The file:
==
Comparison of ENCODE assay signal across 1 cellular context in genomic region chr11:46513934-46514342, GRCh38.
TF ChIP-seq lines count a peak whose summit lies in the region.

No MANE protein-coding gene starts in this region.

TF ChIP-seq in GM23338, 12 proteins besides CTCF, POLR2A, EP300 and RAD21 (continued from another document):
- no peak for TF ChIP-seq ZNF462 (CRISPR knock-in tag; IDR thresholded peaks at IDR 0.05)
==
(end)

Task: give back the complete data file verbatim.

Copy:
Comparison of ENCODE assay signal across 1 cellular context in genomic region chr11:46513934-46514342, GRCh38.
TF ChIP-seq lines count a peak whose summit lies in the region.

No MANE protein-coding gene starts in this region.

TF ChIP-seq in GM23338, 12 proteins besides CTCF, POLR2A, EP300 and RAD21 (continued from another document):
- no peak for TF ChIP-seq ZNF462 (CRISPR knock-in tag; IDR thresholded peaks at IDR 0.05)